by Paul Starr
Description: In no other country has health care served as such a volatile flashpoint of ideological conflict. America has endured a century of rancorous debate on health insurance, and despite the passage of legislation in 2010, the battle is not yet over. This book is a history of how and why the United States became so stubbornly different in health care, presented by an expert with unsurpassed knowledge of the issues. Tracing health-care reform from its beginnings to its current uncertain prospects, Paul Starr argues that the United States ensnared itself in a trap through policies that satisfied enough of the public and so enriched the health-care industry as to make the system difficult to change.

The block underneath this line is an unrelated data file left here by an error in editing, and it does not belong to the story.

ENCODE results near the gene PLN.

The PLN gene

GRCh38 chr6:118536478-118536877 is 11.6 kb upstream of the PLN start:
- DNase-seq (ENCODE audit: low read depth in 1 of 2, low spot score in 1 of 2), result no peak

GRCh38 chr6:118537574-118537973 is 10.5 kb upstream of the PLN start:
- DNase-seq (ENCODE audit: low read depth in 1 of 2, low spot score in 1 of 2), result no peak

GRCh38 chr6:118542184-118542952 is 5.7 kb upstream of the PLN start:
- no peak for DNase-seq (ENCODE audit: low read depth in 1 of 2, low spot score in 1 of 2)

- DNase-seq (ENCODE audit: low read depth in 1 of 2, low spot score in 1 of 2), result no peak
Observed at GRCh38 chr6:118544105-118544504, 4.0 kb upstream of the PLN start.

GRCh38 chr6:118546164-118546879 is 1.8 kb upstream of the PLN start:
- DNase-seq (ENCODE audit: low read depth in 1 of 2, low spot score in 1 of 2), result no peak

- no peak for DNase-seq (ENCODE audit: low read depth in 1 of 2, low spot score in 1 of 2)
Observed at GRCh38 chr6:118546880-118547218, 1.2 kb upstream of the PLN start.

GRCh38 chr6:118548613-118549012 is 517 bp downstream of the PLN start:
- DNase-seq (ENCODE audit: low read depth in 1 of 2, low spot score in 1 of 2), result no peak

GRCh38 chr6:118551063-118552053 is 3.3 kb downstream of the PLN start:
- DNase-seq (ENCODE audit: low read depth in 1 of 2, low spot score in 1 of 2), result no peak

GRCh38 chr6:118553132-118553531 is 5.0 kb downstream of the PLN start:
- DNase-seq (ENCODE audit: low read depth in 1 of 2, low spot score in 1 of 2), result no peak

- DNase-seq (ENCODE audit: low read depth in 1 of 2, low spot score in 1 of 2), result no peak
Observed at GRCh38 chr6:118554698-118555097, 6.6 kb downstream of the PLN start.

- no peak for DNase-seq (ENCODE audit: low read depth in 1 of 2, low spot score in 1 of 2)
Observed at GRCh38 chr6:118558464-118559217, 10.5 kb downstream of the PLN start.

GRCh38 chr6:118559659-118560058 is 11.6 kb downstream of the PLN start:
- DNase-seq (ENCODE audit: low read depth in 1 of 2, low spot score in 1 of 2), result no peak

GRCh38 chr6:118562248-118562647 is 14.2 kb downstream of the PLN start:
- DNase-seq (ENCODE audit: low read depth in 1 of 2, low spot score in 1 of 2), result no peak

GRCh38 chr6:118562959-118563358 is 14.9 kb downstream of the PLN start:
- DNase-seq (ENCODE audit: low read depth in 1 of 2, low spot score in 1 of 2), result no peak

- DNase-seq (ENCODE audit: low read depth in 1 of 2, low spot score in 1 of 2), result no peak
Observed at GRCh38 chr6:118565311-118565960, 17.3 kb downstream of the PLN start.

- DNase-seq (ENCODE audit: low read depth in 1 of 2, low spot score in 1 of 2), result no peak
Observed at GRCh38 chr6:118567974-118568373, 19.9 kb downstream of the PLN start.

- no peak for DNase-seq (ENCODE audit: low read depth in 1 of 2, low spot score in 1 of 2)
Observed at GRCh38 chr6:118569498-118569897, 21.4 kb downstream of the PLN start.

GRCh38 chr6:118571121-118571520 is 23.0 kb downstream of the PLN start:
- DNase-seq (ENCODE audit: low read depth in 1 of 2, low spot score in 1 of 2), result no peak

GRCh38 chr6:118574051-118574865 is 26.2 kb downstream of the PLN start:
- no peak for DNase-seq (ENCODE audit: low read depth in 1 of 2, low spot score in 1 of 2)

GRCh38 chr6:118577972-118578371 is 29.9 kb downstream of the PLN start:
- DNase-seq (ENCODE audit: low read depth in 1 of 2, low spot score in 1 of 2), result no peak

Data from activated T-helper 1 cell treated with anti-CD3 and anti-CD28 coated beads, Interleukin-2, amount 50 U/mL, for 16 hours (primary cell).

Recommended by: Barbara Langner, PhD, Associate Professor and Assistant Vice Chancellor for Health Policy
"This is the latest book I read and I think it could appeal to others."